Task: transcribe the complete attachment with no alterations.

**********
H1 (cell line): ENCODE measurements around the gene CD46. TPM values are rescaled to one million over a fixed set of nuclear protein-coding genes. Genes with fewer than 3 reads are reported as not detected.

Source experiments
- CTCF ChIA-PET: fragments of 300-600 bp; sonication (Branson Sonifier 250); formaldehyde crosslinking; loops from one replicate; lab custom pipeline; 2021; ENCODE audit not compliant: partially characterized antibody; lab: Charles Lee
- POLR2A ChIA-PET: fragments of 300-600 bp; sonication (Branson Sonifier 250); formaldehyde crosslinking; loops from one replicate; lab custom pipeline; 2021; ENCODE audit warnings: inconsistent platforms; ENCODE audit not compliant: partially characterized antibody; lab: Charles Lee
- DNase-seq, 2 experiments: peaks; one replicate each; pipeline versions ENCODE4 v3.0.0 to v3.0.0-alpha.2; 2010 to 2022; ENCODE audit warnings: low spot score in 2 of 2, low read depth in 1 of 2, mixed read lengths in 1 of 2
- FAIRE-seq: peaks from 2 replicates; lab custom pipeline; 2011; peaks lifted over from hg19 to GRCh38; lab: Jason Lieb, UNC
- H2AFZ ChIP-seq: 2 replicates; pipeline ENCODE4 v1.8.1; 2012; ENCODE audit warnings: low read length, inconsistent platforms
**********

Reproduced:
H1 (cell line): ENCODE measurements around the gene CD46. TPM values are rescaled to one million over a fixed set of nuclear protein-coding genes. Genes with fewer than 3 reads are reported as not detected.

Source experiments
- CTCF ChIA-PET: fragments of 300-600 bp; sonication (Branson Sonifier 250); formaldehyde crosslinking; loops from one replicate; lab custom pipeline; 2021; ENCODE audit not compliant: partially characterized antibody; lab: Charles Lee
- POLR2A ChIA-PET: fragments of 300-600 bp; sonication (Branson Sonifier 250); formaldehyde crosslinking; loops from one replicate; lab custom pipeline; 2021; ENCODE audit warnings: inconsistent platforms; ENCODE audit not compliant: partially characterized antibody; lab: Charles Lee
- DNase-seq, 2 experiments: peaks; one replicate each; pipeline versions ENCODE4 v3.0.0 to v3.0.0-alpha.2; 2010 to 2022; ENCODE audit warnings: low spot score in 2 of 2, low read depth in 1 of 2, mixed read lengths in 1 of 2
- FAIRE-seq: peaks from 2 replicates; lab custom pipeline; 2011; peaks lifted over from hg19 to GRCh38; lab: Jason Lieb, UNC
- H2AFZ ChIP-seq: 2 replicates; pipeline ENCODE4 v1.8.1; 2012; ENCODE audit warnings: low read length, inconsistent platforms